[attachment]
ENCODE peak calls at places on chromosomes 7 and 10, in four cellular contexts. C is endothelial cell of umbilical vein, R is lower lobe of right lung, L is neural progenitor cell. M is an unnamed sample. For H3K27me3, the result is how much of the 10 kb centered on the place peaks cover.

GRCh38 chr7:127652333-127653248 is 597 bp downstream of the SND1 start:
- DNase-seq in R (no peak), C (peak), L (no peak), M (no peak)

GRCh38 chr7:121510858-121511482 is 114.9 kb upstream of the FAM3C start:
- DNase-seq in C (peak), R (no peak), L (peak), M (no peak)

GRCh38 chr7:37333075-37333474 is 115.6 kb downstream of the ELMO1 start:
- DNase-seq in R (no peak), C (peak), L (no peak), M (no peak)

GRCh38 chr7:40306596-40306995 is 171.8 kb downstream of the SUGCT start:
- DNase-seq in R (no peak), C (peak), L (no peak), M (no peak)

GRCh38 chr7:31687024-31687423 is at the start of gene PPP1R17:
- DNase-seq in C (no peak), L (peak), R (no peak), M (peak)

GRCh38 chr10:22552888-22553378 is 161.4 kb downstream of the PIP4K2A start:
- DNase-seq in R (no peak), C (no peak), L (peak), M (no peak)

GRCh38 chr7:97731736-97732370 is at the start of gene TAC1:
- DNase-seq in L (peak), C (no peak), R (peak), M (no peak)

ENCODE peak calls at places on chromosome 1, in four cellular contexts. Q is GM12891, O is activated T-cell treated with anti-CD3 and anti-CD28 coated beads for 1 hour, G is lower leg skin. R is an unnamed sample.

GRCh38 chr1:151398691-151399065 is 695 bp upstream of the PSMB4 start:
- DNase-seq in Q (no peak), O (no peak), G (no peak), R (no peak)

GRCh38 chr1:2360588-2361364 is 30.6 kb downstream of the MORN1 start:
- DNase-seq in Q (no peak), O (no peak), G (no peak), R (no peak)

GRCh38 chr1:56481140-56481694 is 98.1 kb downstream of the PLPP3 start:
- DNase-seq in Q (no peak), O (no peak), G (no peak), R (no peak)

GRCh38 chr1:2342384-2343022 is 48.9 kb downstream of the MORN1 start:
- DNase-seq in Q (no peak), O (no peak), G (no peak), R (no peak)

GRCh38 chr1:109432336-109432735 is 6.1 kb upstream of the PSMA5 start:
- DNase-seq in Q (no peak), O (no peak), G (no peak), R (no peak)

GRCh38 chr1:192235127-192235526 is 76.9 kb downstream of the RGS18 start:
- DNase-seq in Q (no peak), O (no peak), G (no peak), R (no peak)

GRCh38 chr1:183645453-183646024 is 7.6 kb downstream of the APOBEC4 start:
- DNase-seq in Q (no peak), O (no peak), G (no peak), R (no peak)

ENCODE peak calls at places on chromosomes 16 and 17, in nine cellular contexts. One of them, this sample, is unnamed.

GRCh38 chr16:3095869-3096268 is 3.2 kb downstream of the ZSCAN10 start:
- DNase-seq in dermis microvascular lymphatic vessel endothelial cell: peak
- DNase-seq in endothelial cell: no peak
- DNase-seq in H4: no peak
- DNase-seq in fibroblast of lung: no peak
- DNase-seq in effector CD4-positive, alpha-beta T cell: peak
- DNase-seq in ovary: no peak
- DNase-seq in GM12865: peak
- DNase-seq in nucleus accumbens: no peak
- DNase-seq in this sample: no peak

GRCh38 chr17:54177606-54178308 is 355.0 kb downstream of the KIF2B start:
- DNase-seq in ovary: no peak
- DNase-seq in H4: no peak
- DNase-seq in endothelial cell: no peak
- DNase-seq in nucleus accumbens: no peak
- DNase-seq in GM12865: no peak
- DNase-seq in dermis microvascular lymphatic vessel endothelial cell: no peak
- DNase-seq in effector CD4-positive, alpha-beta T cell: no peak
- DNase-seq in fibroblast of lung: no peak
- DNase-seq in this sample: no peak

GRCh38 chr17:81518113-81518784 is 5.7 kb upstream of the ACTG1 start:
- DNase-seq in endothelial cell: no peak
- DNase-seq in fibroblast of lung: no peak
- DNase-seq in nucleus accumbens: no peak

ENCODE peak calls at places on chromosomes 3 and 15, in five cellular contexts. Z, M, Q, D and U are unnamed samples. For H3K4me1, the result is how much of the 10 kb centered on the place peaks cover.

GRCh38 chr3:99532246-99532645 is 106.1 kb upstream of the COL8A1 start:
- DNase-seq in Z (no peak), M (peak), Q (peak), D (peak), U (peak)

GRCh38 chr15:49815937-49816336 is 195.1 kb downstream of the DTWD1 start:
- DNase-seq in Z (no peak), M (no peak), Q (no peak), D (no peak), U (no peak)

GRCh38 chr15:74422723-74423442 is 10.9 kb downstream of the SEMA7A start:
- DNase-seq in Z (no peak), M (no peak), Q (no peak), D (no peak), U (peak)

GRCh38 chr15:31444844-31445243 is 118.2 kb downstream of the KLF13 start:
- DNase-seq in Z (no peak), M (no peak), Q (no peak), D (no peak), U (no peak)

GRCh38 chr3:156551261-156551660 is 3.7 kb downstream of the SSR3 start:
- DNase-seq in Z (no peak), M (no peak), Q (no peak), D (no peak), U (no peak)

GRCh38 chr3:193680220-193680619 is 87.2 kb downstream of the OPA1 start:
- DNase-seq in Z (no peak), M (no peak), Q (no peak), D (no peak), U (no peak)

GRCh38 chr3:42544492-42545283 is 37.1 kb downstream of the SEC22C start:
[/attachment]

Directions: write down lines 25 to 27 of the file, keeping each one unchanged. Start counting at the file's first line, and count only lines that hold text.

GRCh38 chr1:109432336-109432735 is 6.1 kb upstream of the PSMA5 start:
- DNase-seq in Q (no peak), O (no peak), G (no peak), R (no peak)

GRCh38 chr1:192235127-192235526 is 76.9 kb downstream of the RGS18 start: